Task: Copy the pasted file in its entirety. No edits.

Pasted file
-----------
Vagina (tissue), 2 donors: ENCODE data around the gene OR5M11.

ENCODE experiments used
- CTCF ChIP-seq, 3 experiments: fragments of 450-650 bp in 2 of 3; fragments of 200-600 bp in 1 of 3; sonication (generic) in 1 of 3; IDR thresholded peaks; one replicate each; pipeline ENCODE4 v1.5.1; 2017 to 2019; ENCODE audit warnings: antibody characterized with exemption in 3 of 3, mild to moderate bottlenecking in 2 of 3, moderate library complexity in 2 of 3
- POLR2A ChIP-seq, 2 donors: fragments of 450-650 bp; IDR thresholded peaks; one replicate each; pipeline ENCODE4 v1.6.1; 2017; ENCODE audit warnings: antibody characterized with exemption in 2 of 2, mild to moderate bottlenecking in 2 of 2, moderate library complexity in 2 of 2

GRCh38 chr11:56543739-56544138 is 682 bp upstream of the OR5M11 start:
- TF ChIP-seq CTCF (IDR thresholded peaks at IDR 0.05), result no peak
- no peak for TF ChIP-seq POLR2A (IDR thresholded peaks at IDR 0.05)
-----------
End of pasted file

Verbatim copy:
Vagina (tissue), 2 donors: ENCODE data around the gene OR5M11.

ENCODE experiments used
- CTCF ChIP-seq, 3 experiments: fragments of 450-650 bp in 2 of 3; fragments of 200-600 bp in 1 of 3; sonication (generic) in 1 of 3; IDR thresholded peaks; one replicate each; pipeline ENCODE4 v1.5.1; 2017 to 2019; ENCODE audit warnings: antibody characterized with exemption in 3 of 3, mild to moderate bottlenecking in 2 of 3, moderate library complexity in 2 of 3
- POLR2A ChIP-seq, 2 donors: fragments of 450-650 bp; IDR thresholded peaks; one replicate each; pipeline ENCODE4 v1.6.1; 2017; ENCODE audit warnings: antibody characterized with exemption in 2 of 2, mild to moderate bottlenecking in 2 of 2, moderate library complexity in 2 of 2

GRCh38 chr11:56543739-56544138 is 682 bp upstream of the OR5M11 start:
- TF ChIP-seq CTCF (IDR thresholded peaks at IDR 0.05), result no peak
- no peak for TF ChIP-seq POLR2A (IDR thresholded peaks at IDR 0.05)